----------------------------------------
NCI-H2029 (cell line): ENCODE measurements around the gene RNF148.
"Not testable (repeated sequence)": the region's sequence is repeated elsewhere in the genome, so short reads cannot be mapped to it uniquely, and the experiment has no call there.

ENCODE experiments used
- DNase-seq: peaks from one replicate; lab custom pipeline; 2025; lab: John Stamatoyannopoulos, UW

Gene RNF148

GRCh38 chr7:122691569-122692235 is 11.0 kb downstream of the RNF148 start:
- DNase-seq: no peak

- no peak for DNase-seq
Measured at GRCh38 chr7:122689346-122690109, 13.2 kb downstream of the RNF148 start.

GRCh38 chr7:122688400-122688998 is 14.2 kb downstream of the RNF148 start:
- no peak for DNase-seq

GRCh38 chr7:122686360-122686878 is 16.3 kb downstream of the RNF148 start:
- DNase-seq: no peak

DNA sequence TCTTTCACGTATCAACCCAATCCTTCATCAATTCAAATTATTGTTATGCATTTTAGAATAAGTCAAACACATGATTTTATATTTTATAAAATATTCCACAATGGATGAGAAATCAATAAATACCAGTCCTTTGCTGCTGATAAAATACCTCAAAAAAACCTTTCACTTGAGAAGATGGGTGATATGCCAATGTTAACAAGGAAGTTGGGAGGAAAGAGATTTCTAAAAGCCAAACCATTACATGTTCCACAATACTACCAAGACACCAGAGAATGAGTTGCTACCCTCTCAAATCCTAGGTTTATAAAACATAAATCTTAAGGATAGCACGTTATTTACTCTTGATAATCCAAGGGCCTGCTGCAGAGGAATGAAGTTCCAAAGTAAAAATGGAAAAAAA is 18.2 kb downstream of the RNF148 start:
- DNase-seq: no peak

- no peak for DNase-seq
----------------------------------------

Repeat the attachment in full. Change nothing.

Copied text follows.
NCI-H2029 (cell line): ENCODE measurements around the gene RNF148.
"Not testable (repeated sequence)": the region's sequence is repeated elsewhere in the genome, so short reads cannot be mapped to it uniquely, and the experiment has no call there.

ENCODE experiments used
- DNase-seq: peaks from one replicate; lab custom pipeline; 2025; lab: John Stamatoyannopoulos, UW

Gene RNF148

GRCh38 chr7:122691569-122692235 is 11.0 kb downstream of the RNF148 start:
- DNase-seq: no peak

- no peak for DNase-seq
Measured at GRCh38 chr7:122689346-122690109, 13.2 kb downstream of the RNF148 start.

GRCh38 chr7:122688400-122688998 is 14.2 kb downstream of the RNF148 start:
- no peak for DNase-seq

GRCh38 chr7:122686360-122686878 is 16.3 kb downstream of the RNF148 start:
- DNase-seq: no peak

DNA sequence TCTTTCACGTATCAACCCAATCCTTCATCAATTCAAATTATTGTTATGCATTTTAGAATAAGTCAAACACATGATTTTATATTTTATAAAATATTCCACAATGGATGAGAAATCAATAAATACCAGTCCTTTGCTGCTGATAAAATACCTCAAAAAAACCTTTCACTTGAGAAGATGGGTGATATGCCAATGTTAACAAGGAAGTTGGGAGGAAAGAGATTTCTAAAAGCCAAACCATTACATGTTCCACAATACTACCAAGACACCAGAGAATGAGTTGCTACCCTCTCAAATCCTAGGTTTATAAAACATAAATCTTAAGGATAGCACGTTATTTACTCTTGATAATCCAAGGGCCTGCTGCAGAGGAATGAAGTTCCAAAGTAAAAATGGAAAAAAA is 18.2 kb downstream of the RNF148 start:
- DNase-seq: no peak

- no peak for DNase-seq